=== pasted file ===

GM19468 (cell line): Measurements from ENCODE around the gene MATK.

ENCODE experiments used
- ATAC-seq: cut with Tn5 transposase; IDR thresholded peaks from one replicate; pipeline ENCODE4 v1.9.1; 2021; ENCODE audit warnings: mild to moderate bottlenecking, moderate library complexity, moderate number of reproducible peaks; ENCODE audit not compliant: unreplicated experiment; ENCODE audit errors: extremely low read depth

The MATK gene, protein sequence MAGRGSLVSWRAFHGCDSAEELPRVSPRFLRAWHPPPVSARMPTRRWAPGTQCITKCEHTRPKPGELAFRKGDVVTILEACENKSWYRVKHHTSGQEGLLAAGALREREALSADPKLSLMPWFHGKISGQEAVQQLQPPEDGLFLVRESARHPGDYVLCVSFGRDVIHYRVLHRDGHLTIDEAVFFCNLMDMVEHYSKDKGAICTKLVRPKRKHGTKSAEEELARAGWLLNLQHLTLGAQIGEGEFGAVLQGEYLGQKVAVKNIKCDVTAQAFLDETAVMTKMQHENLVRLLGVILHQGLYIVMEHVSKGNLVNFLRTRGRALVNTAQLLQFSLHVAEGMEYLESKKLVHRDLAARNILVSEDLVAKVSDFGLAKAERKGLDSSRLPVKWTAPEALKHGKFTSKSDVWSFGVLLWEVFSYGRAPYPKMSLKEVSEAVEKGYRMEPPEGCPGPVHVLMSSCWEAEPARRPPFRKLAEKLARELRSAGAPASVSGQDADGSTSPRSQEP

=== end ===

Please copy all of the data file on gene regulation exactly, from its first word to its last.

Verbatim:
GM19468 (cell line): Measurements from ENCODE around the gene MATK.

ENCODE experiments used
- ATAC-seq: cut with Tn5 transposase; IDR thresholded peaks from one replicate; pipeline ENCODE4 v1.9.1; 2021; ENCODE audit warnings: mild to moderate bottlenecking, moderate library complexity, moderate number of reproducible peaks; ENCODE audit not compliant: unreplicated experiment; ENCODE audit errors: extremely low read depth

The MATK gene, protein sequence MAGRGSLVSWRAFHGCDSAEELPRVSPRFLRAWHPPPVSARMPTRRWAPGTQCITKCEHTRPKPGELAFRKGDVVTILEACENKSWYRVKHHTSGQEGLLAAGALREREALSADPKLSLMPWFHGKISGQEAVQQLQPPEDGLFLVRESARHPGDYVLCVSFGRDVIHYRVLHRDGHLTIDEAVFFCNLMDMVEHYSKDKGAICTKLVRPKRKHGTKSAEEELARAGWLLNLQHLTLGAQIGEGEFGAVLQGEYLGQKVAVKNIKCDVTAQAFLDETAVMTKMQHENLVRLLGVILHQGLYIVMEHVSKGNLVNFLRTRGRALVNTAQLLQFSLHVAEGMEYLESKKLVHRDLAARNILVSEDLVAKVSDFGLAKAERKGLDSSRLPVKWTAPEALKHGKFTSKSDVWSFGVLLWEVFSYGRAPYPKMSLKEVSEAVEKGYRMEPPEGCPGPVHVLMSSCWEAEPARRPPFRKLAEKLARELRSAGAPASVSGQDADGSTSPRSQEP